Ted says because of the breadth of issues it was a “real challenge” to bring together so many storylines in one piece.

However, Ted says the only area where they failed with access was the oil and gas industry.

“After a few months of us trying, they ducked and dived and eventually we just ran out of time,” he adds.

oil and gas communities
The oil and gas industry didn’t partake in the documentary

Finbar adds: “I think it’s no secret how the story would have gone if the oil and gas industry had spoken. This is a real problem that we face with the climate change crisis and it needs to work towards going away. It’s tough to tell that story without their input.”

The film makers were pleased, however, to secure an “excellent” interview with First Minister Nicola Sturgeon.

“Because we were able to ask those questions of her, it felt like a nice substitute for not being able to speak to the oil and gas industry,” Fin continues.

“We were able to speak to the First Minister and ask her what her plan is to phase oil and gas out. We touched on the Cambo oilfield.

First Minister Nicola Sturgeon answered questions about oil and gas

“Nicola was fantastic to be fair. She gave us the time. There was certainly a lot of ‘politicians’ answers’ in there, but she did put across her genuine feelings about oil and gas and about how the country is moving forward and I think we got a good interview.”

‘Progressive’ Scotland

As Englishmen making the documentary in Scotland, Finbar says their perspective on climate change is that Scotland is “far more progressive and open about the targets they have set and the things they are going to do” than the rest of the UK.

“Maybe it’s the fact I’ve been so immersed in Scotland’s climate change journey over the last five or six months, but it certainly feels like there’s more happening and that it’s more talked about in Scotland – that people are more actively involved,” he says.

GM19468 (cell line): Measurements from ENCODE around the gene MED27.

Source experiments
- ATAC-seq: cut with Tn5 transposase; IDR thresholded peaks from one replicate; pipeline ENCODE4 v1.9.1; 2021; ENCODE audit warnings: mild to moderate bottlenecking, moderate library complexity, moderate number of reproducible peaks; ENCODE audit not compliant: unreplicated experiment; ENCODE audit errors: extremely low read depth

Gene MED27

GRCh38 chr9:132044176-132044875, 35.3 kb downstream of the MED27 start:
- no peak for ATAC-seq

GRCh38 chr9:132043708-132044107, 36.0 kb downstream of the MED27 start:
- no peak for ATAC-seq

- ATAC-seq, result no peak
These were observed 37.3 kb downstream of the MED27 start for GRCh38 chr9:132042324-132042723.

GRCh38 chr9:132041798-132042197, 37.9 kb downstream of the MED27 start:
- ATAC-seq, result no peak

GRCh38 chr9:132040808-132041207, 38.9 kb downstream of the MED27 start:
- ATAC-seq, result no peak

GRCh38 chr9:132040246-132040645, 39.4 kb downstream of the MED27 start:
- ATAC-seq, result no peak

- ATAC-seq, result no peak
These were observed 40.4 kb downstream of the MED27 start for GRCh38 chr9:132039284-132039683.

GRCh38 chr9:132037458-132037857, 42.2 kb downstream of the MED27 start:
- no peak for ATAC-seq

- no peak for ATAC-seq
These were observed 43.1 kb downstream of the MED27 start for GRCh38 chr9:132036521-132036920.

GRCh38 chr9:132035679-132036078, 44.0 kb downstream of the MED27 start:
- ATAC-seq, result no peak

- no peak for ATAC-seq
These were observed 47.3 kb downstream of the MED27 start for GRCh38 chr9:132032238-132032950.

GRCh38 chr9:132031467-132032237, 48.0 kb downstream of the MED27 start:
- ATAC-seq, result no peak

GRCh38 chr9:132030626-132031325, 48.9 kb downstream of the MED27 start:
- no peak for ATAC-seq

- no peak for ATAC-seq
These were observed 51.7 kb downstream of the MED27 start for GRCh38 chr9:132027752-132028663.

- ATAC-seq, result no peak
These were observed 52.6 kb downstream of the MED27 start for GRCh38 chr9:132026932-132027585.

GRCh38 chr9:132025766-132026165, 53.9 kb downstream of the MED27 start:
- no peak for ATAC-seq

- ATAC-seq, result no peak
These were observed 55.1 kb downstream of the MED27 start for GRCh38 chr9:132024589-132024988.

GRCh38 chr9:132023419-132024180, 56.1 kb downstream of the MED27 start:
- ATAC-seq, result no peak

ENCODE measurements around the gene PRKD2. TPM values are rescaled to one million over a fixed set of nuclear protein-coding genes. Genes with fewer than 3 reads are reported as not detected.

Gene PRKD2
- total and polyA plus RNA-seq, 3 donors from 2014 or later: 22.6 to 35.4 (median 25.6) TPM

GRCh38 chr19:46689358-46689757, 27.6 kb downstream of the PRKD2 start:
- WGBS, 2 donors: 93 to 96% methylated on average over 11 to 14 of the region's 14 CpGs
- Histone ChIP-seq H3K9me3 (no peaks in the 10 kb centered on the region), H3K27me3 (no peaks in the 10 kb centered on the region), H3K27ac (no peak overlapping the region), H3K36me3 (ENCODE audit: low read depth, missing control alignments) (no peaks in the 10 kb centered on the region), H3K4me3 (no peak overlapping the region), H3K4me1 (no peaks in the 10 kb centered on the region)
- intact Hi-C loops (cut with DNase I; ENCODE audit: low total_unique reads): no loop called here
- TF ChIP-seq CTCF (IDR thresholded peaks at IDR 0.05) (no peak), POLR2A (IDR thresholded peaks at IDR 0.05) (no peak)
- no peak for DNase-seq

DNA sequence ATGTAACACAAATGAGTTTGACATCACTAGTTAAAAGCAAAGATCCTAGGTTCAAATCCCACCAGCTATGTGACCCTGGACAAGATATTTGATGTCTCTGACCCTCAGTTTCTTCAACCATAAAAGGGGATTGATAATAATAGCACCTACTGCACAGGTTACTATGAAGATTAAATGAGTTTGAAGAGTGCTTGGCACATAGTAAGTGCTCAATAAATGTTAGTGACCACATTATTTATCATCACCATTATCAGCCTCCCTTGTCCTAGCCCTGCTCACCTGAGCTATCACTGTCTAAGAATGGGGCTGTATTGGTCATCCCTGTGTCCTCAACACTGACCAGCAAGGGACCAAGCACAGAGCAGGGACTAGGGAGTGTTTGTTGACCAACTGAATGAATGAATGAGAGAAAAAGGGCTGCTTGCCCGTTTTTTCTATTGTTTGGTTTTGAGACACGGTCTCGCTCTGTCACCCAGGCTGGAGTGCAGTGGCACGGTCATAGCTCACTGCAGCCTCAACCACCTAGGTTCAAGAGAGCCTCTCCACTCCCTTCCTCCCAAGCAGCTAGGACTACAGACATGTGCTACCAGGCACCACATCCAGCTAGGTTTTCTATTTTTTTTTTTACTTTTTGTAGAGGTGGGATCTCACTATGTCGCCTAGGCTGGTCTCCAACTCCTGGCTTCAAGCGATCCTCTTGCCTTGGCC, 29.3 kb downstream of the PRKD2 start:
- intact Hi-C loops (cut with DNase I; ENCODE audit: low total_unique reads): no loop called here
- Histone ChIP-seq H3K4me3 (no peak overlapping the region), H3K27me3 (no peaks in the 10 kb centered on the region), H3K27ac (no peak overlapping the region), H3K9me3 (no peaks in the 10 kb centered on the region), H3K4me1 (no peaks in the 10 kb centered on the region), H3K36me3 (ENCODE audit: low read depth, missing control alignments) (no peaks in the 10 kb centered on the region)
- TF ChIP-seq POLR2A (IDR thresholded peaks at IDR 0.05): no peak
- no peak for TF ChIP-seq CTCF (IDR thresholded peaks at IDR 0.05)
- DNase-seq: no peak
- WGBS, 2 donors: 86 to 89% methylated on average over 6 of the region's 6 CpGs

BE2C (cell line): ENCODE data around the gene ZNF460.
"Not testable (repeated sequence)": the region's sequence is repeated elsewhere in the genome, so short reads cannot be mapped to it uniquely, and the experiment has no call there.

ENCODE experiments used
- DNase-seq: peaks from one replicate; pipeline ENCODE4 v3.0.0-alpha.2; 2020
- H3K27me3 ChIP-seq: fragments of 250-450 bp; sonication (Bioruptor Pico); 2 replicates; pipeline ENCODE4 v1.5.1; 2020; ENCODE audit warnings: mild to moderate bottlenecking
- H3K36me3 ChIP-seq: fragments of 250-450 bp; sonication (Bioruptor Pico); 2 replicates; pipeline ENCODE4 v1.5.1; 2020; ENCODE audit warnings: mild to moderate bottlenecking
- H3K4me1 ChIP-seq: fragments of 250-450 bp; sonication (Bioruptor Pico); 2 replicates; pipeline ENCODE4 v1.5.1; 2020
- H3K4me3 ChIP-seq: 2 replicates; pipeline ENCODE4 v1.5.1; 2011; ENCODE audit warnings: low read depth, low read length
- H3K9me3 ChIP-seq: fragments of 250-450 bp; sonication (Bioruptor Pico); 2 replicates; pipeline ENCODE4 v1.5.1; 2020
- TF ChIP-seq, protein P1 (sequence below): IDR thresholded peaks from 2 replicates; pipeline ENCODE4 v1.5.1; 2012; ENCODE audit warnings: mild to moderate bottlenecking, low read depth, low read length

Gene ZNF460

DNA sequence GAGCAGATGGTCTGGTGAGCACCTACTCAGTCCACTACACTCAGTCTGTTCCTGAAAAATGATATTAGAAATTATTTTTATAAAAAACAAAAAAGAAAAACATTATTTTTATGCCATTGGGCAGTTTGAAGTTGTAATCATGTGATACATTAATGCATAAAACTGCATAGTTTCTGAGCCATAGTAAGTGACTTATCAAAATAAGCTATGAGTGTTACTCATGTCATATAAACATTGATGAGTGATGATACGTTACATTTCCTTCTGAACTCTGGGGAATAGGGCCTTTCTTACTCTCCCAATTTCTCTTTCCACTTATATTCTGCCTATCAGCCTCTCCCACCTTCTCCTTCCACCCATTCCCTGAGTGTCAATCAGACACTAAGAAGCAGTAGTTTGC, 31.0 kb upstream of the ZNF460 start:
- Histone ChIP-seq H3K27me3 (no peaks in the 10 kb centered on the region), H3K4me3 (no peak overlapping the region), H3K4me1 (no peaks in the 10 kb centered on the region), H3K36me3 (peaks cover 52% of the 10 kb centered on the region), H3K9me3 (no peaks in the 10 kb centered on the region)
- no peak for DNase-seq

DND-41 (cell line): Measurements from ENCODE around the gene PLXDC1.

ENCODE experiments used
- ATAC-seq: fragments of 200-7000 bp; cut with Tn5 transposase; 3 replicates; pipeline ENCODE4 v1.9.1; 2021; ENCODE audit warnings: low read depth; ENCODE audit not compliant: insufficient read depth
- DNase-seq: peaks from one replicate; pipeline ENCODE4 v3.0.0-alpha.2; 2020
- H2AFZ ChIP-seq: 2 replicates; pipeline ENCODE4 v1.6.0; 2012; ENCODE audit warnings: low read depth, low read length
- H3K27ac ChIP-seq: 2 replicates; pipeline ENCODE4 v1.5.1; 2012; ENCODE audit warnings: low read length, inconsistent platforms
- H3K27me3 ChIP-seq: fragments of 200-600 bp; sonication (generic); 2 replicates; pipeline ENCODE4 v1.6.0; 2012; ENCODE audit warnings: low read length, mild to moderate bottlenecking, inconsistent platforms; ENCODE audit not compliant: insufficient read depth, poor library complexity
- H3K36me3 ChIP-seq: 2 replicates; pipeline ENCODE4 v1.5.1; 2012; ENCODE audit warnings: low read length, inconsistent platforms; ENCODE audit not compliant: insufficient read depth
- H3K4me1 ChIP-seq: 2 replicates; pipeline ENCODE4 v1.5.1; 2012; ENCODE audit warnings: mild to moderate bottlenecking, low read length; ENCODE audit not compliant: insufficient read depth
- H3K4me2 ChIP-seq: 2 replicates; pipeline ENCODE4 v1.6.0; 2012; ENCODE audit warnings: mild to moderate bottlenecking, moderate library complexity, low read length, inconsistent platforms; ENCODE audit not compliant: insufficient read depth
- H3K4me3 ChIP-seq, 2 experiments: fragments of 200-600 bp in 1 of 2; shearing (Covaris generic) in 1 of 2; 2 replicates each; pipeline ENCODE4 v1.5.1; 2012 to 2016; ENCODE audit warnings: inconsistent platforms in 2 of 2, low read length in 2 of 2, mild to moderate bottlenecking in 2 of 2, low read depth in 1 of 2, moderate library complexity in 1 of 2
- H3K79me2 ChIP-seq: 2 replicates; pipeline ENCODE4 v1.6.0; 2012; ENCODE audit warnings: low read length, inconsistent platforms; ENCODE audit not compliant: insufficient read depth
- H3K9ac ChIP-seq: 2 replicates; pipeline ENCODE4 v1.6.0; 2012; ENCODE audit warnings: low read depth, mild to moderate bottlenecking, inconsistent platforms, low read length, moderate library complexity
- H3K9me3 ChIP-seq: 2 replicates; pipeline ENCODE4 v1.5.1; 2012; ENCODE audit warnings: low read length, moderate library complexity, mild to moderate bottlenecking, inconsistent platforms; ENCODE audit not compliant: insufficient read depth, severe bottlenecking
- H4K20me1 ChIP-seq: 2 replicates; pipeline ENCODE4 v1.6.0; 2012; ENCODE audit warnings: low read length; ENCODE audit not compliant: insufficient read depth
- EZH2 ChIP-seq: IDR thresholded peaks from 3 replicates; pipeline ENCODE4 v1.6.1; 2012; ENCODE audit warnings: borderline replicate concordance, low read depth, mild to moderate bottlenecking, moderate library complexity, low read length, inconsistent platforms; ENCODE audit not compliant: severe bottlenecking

Scene from Scotland: Our Climate Journey – Glasgow

“Scotland has done some amazing stuff as a nation since that 2009 climate act. It really has and has made some great strides.

“We all know there’s still so much further to go, but as humans, we want a little pat on the back and I think that’s what the film offers.

“That sense of ‘let’s keep going, what we are doing is good. We are on the right path’.”

It’s a view shared by Ted, who adds: “I think maybe the climate crisis is not talked about enough outside of Scotland.

“That’s a difficult thing, because, to quote the First Minister in one of her interviews, ‘Scotland led the world into the industrial age, but now there’s an opportunity to lead the world towards net zero’.

“It’s difficult to talk about those things without coming across as quite like ‘saviour-ist’ and ‘this is what we’ve done’.

“But there are real lessons to be learned and amazing things that Scotland has done that haven’t even punctuated in England or Wales or Northern Ireland yet, let alone the rest of the world. There is a lot to be celebrated.”


Scotland: Our Climate Journey, is presented by RSGS in collaboration with Balfour Beatty.

It’s narrated by a wide range of individuals from across the country, offering different perspectives, but all contributing in the battle against climate change.

Code red: What impact is climate change already having on Scotland’s biodiversity, farming and infrastructure?

As the film uncovers the journey of policy, industries, communities, farmers and scientists, viewers learn that Scotland already possesses the tools and expertise needed to fight the climate crisis.

Finbar says they try to make all their films with as small a carbon footprint as possible. On a personal level it’s given him hope on what can be changed in his own life.

Ted says film making is a “real privilege” as, like journalism, they get to “drop into peoples’ worlds” for a short period of time.

They truly hope, however, that anyone who sees the film will be inspired to take further action of their own.

Scotland: Our Climate Journey

“We did travel all over Scotland, and everyone we met it was the fight of their life,” he adds.

“This was the most important issues they were going to work on in their lives, and they were enacting real change as a result of their actions.

“That’s an incredibly inspiring thing to feel that amount of positive energy and the amount of action as well as energy.

“The amount of people really just working to make change and succeeding in it. It’s hard not to come away from that just feeling pretty informed and inspired.”

Where and when to see it

*Scotland: Our Climate Journey can be scene at The Birks Cinema, Aberfeldy on November 26.